Business lenders play an important role in sustained recovery

Business lenders play an important role in sustained recovery

Lenders are continually pressed to justify practices and show success contributing to a vital economy – especially following the major economic downturn experienced in 2008. Since the crisis, lending practices and principles have been subject to heightened levels of scrutiny, resulting in an entirely transformed industry that is just now finding footing amid economic recover. As markets improve globally and the damage caused by runaway lending policy is corrected, a new focus is placed upon creditors, which are now expected to stimulate financial markets by extending more credit. In particular, there has been an ongoing call for more small business lending.

Mixed Results for Businesses

One study commissioned by the Treasury shed light on consumer attitudes and the future of small business lending. According to the report, higher levels of competition and greater access to alternative funding may be what are needed to fuel growth in small business lending.

Government research has proven that businesses seeking financing are quickly discouraged when banks turn them down for conventional loans. Rather than seeking alternative funding or pressing for access to conventional credit, many organizations simply dismiss their plans for growth and put spending on hold. The clear implications for sustained economic recovery include slower growth, fewer jobs, and less tax revenue for the Government. The stakes are high for the public and private sectors, so initiatives are emerging from partnerships that bring together business and Government leaders to stimulate lending and spending.

Demand for financing is a strong indicator for measuring the health of the UK business climate. The Treasury-backed study highlighted frustration among business decision-makers, indicating eighty-five per cent did not approach a lender for financing during the twelve months leading up to the study. The data illustrates that despite gains, the positive momentum has not translated into a rise in net lending. The trend is especially discouraging in light of encouraging signs business lending showed last year.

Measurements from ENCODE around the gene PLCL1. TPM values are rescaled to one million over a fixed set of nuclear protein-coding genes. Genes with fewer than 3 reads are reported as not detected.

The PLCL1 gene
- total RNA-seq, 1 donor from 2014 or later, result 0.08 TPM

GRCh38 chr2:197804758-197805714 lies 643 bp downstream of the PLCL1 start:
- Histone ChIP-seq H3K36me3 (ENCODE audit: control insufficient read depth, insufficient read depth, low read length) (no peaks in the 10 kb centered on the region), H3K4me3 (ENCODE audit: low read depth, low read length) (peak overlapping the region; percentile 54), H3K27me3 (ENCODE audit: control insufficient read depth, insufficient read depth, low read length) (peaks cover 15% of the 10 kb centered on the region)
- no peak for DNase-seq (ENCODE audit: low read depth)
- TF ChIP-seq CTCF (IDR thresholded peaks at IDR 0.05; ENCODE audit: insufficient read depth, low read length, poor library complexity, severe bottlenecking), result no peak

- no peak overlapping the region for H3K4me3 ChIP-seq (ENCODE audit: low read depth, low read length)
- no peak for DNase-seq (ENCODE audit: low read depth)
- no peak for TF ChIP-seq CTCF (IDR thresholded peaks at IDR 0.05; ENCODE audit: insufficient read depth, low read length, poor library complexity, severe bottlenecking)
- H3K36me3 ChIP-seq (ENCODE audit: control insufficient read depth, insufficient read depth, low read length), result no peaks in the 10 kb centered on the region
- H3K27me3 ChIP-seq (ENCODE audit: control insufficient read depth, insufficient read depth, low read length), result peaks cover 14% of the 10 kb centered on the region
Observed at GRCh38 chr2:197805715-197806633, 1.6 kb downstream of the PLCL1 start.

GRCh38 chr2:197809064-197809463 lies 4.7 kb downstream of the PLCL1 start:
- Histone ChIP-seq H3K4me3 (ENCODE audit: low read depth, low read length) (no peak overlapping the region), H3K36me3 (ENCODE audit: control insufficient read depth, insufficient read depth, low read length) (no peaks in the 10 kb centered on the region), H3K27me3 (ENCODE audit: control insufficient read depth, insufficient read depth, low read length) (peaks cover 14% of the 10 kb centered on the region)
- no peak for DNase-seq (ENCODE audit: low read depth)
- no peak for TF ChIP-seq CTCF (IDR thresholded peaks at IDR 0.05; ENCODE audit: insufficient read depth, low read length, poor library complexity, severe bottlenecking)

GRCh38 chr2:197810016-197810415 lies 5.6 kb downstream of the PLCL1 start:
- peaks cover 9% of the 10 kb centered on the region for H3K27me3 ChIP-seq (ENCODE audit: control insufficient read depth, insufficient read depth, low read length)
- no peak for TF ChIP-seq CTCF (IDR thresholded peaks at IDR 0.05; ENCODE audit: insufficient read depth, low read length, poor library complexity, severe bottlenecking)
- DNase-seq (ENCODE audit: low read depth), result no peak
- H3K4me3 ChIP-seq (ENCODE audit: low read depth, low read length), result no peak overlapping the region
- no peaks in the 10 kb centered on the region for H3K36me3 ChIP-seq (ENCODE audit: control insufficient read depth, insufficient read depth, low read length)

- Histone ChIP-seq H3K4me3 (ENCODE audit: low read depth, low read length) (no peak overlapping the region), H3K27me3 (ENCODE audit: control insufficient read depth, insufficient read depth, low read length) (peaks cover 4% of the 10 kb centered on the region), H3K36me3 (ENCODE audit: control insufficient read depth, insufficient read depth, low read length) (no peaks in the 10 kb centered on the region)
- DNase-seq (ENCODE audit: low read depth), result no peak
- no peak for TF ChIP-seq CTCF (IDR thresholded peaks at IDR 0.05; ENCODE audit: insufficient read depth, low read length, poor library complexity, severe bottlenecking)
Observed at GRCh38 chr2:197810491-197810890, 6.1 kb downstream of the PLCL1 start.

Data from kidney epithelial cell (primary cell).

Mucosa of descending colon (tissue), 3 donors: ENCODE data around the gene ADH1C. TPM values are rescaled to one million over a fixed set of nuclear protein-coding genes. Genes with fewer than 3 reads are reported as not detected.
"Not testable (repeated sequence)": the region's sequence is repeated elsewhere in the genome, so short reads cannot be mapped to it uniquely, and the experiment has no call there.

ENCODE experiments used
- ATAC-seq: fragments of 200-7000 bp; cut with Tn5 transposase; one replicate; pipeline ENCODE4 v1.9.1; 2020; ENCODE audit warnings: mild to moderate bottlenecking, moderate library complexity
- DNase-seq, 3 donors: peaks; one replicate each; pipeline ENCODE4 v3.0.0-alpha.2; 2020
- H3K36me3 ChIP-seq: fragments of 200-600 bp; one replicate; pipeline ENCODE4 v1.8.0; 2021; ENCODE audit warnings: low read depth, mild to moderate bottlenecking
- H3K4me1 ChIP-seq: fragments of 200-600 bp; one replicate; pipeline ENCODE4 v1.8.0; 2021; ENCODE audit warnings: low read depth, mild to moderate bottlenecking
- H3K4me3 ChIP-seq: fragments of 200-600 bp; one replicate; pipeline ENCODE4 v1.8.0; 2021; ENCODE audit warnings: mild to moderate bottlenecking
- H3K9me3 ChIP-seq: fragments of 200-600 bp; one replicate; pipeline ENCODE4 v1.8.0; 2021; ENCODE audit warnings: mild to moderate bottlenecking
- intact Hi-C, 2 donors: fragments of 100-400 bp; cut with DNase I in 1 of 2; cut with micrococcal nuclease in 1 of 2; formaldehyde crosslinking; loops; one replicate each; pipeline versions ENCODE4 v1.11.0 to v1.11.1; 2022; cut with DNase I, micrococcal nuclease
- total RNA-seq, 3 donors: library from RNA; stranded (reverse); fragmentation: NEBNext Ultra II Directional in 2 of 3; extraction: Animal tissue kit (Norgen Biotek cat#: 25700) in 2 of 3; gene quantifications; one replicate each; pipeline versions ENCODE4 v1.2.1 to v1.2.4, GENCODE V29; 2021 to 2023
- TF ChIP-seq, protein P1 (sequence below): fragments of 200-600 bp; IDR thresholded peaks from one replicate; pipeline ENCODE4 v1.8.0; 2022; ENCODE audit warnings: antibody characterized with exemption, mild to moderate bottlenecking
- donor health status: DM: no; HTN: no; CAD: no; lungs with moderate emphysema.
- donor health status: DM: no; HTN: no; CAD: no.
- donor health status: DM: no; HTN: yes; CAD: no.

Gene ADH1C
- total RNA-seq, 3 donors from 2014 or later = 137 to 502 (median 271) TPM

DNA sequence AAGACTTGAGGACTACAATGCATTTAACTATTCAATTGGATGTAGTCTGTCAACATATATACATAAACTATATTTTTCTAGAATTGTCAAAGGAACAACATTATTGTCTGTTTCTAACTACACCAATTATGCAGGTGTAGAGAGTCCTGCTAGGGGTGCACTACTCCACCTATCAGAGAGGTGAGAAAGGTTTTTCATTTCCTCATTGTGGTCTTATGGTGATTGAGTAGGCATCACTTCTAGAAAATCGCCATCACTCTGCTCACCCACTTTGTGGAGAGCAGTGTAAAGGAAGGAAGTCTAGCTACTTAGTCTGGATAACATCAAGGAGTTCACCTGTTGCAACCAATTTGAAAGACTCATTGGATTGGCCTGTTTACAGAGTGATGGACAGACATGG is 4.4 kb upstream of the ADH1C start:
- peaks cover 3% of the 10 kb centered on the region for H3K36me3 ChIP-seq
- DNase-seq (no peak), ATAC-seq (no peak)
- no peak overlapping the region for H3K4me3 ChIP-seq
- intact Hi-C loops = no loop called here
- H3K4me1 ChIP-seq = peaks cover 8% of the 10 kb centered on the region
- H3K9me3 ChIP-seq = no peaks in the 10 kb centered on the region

Industry Insight

Although major banks process more than 80% of SME loans, alternative funding has become more popular since the economic crisis. Invoice financing, crowdfunding and peer-to-peer lending, for example, are gaining ground as creative entrepreneurs navigate the new lending frontier. To support transparency and higher levels of lending competition, the Business Banking Insight website tracks various business experiences with lenders, furnishing valuable perspective for those seeking financing. Survey data is updated every six months, providing an up-to-date reference about dozens of banks. Businesses in need of asset financing, commercial mortgages and money for international trade will benefit from the database.

In addition to helping consumers evaluate creditors, the site provides valuable data for lenders, themselves. One trend highlighted on the website, for example, illustrates the lack of available funding for relatively new businesses and start-ups. In fact, endeavors less than five-years old are unlikely to get financing, according to the site. Lenders are urged to study information like this gleaned from the site, in hopes it will spur greater industrywide competition.

Critics point to shortcomings on the Chamber of Commerce-backed website, which largely fails to represent independent lenders. Alternative forms of business lending, like invoice financing, for example, are only broached in terms of major banks, leaving independent providers out in the cold.

The complex business lending industry continues to evolve, so it remains hard to generalize about current conditions for small and medium-sized businesses. What is certain, however, is that a more stable environment would benefit the business lending industry, which has seen dramatic peaks and valleys in recent years. While some businesses are finding needed capital, new endeavors appear to be shut-out of the process, due to strict lender requirements. Through greater consistency and transparency, the Government hopes public and private initiatives will work together increasing access to credit for businesses of all sizes.

Image credit: Department for Business, Innovation and Skills

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